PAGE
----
I have a problem on a server I manage. An account (specifically, my account) does not seem to have the correct groups. I think the problem is most easily demonstrated by looking at the following command sequence:

Last login: sometime from somewhere
user.x@srv:~$ groups
user.x@srv:~$ groups user.x
user.x : user.x grp1 grp2
user.x@srv:~$ su - user.x
user.x@srv:~$ groups
user.x grp1 grp2
user.x@srv:~$ exit
user.x@srv:~$ groups

So the problem is that the groups for user.x are incorrectly reported after logging in (through SSH). If logging in is simulated again (su -) or the username is supplied with the groups or id command it works fine.

The incorrect groups cause all sorts of problems, like not being able to sudo. How can I fix this?

Further information that might be relevant:

  • The server is a NIS client which synchronises every 15 minutes
  • The problem is rare, but not unique, at the moment 2 users have acquired it in the last half-year
  • The problem seems to only happen to users that SSH into the machine often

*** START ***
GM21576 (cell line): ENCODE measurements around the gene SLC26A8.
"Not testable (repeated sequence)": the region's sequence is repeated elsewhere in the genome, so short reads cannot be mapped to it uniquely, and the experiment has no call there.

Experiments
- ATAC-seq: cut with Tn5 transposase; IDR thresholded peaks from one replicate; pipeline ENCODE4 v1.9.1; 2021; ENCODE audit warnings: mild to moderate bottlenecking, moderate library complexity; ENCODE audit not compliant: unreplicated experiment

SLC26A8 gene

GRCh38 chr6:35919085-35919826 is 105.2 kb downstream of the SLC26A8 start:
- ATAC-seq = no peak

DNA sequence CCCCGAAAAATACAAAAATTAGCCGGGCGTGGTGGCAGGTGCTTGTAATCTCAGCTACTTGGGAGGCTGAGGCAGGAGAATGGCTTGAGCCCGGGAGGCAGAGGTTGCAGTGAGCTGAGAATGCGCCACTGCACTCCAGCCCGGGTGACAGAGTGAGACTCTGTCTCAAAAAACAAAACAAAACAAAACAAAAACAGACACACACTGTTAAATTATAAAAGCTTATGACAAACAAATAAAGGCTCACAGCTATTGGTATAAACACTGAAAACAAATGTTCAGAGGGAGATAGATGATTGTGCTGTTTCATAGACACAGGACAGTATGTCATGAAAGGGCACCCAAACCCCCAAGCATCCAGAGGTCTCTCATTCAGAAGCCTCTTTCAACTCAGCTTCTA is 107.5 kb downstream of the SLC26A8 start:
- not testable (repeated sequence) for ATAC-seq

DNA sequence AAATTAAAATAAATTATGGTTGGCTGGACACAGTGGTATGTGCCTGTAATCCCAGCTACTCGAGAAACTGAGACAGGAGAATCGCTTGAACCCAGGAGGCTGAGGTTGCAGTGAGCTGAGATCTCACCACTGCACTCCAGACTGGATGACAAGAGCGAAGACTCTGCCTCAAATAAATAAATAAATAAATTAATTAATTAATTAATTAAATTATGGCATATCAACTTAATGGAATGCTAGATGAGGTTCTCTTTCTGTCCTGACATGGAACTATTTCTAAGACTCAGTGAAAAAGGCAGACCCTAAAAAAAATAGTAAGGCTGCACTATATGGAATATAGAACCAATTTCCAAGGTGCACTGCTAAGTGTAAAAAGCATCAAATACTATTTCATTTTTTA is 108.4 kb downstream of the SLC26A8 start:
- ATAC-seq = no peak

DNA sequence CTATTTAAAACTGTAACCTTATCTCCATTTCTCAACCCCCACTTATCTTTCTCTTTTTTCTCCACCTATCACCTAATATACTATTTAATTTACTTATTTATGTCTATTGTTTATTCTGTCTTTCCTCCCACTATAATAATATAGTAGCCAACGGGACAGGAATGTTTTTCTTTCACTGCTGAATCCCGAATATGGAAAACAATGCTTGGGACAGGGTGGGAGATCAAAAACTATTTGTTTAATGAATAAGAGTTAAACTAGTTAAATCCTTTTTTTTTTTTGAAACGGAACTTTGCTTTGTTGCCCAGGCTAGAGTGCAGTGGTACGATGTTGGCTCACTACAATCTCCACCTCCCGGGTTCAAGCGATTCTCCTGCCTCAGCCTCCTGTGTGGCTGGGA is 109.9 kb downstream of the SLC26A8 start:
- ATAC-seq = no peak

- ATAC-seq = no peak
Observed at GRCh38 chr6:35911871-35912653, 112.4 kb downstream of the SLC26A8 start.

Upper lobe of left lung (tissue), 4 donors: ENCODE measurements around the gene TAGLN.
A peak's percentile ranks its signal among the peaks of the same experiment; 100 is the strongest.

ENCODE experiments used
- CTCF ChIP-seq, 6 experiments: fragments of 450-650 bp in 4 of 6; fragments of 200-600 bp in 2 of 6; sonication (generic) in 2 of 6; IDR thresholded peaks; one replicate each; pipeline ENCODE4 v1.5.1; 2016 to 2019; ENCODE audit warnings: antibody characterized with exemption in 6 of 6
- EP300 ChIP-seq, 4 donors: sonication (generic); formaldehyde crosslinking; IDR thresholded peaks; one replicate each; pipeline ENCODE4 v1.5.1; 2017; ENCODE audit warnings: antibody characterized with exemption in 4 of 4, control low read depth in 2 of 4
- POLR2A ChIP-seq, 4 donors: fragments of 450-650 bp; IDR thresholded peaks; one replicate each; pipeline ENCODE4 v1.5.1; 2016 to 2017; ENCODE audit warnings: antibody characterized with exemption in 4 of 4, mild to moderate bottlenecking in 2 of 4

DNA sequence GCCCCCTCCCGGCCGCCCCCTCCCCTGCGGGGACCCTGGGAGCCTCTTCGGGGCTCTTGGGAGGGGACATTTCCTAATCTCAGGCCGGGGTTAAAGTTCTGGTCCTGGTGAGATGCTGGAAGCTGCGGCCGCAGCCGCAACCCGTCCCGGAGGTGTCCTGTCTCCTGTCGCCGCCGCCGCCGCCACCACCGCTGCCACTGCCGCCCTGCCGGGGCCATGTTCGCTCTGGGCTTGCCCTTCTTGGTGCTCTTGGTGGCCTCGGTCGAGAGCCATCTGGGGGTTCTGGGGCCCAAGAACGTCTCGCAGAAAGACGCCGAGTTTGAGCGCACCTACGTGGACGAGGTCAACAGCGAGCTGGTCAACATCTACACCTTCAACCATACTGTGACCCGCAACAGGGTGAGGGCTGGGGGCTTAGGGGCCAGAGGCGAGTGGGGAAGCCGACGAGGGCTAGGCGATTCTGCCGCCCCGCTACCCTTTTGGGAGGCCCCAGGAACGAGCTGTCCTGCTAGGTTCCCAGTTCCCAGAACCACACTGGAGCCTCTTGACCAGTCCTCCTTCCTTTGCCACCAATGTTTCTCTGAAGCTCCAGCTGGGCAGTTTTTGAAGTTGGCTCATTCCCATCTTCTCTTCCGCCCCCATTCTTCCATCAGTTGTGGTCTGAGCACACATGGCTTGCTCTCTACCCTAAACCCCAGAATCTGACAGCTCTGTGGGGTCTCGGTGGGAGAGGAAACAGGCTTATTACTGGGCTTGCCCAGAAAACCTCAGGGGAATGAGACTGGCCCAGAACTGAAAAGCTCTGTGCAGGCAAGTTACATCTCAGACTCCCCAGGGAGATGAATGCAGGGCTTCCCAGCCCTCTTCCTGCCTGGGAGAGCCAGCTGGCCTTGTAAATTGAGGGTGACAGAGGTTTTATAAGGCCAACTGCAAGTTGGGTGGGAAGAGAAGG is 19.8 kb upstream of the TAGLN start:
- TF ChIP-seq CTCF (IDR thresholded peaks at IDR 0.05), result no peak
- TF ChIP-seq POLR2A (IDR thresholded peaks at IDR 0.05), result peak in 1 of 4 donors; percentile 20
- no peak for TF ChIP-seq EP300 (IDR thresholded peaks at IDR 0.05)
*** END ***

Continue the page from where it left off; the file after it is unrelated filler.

• What is the situation when you log in and then run /bin/bash --login instead of su -? Commented Aug 29, 2011 at 15:36
  • @rozcietrzewiacz Then the group information is invalid too. The same holds true for /bin/dash -l
    – dtech
    Commented Aug 29, 2011 at 16:23
  • This looks like some broken configuration then, probably something in /etc/profile - see my answer. Commented Aug 29, 2011 at 16:34

3 Answers 3


The problem was that the group information was first pulled from nis and then from the local copies of the nis (made by ypserv)

The solution was changing /etc/nsswitch.conf from

group: compat


group: files nis compat

Group permissions are set at the time the shell is created. The very first shell where groups output only shows user.x, was that shell created before adding the other groups? If so simply log out and log in again.

  • The groups were created long before this particular SSH session was started. The commands are literately run after logging in.
    – dtech
    Commented Aug 29, 2011 at 16:22

It looks like a problem with the user shells' configurations. Check how the shells are defined in /etc/passwd and inspect the /etc/profile, users' login scripts (like .bashrc, .bash_login, .profile etc.) for any errors. If you don't find anything that would fix it, backup those files and restore default ones. Possibly re-install the shell(s).

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